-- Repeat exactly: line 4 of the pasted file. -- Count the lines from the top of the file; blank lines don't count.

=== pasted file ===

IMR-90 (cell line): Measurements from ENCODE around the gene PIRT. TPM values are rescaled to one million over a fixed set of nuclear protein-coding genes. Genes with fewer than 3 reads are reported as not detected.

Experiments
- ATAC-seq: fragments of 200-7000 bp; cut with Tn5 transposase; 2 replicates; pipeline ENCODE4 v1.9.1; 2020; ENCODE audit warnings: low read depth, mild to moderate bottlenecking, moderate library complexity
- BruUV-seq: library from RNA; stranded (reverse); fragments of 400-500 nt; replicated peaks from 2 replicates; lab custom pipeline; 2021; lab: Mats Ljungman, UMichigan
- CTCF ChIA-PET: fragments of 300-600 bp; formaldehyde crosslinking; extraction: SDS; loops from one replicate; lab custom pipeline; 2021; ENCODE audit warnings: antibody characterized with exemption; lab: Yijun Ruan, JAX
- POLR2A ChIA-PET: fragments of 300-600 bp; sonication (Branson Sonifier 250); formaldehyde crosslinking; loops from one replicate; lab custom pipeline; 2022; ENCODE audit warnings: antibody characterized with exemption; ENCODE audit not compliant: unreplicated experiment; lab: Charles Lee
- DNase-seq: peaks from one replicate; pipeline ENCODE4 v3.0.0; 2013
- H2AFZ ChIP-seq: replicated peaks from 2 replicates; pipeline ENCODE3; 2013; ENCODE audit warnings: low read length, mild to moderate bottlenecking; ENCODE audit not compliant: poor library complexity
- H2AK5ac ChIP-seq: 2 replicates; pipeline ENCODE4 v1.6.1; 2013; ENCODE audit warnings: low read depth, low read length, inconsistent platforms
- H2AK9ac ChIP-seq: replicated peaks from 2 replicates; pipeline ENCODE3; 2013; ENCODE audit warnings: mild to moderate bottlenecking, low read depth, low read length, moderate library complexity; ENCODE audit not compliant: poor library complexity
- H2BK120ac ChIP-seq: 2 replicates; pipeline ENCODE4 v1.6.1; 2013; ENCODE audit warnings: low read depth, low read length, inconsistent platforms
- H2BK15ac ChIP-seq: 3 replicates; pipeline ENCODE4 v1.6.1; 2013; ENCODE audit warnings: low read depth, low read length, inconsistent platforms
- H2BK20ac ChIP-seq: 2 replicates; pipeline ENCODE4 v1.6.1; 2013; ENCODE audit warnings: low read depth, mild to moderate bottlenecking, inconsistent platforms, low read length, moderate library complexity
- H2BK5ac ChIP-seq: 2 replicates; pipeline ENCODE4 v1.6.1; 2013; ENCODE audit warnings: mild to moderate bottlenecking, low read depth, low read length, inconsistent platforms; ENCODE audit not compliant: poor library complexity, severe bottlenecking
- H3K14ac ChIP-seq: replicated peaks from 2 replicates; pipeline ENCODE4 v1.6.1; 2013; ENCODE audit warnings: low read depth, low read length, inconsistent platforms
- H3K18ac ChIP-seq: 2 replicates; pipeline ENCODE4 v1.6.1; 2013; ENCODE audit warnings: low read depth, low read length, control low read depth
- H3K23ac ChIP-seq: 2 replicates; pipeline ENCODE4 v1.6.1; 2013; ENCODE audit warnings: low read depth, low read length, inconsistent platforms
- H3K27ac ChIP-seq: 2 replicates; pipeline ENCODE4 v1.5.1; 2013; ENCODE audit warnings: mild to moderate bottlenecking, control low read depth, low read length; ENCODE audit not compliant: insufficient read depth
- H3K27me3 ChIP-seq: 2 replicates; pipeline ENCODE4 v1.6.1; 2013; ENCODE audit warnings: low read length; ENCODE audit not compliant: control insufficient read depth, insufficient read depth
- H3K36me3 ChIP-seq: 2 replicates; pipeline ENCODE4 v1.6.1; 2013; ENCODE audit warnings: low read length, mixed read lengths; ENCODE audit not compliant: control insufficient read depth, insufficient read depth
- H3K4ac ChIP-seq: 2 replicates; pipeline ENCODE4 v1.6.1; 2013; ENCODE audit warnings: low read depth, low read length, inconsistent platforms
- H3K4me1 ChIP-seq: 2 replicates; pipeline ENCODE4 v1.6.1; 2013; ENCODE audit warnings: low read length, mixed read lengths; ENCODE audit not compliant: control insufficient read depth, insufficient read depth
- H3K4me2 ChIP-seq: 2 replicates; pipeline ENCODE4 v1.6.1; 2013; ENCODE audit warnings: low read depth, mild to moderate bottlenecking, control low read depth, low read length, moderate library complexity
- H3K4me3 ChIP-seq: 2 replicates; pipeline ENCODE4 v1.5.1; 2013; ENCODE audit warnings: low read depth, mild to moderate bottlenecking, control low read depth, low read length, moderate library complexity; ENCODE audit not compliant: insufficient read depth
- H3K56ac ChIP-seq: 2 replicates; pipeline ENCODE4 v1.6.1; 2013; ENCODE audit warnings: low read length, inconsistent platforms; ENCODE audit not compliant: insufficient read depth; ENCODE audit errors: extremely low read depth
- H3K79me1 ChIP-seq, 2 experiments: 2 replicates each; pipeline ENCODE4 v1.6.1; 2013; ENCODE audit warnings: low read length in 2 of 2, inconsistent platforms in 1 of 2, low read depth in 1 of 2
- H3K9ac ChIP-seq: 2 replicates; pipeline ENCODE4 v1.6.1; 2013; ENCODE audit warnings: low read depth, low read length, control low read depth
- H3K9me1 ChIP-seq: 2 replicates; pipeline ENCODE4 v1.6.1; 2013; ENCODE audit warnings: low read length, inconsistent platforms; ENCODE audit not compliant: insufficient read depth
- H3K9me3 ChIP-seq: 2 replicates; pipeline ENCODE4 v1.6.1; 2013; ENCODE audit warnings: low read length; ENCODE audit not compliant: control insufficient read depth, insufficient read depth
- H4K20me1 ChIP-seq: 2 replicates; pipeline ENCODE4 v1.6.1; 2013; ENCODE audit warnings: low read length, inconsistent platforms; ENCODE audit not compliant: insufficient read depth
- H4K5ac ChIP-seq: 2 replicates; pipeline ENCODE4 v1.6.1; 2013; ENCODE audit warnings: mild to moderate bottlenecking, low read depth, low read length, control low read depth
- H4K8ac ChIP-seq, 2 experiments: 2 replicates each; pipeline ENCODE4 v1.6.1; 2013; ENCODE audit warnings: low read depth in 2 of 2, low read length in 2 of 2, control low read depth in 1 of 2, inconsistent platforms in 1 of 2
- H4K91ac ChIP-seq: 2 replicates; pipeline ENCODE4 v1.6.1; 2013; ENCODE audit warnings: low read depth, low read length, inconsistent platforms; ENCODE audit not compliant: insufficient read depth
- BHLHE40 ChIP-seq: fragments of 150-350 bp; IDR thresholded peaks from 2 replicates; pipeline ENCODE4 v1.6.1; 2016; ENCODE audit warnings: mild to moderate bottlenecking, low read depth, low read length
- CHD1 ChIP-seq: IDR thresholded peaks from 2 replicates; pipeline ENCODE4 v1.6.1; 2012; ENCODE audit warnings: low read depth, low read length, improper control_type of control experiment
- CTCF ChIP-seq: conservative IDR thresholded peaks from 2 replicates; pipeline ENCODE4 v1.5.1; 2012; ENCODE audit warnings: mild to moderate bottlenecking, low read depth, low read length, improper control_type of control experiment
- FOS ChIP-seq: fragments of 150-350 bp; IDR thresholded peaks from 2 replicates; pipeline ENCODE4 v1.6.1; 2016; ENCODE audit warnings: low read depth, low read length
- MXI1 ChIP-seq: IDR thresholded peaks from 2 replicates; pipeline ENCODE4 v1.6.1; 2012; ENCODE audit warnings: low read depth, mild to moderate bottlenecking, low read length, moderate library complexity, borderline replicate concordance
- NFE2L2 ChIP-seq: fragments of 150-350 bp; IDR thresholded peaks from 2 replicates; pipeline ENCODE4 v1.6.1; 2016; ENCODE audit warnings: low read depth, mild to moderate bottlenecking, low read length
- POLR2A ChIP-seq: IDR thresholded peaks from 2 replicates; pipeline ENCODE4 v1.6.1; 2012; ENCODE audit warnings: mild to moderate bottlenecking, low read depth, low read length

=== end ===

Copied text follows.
- BruUV-seq: library from RNA; stranded (reverse); fragments of 400-500 nt; replicated peaks from 2 replicates; lab custom pipeline; 2021; lab: Mats Ljungman, UMichigan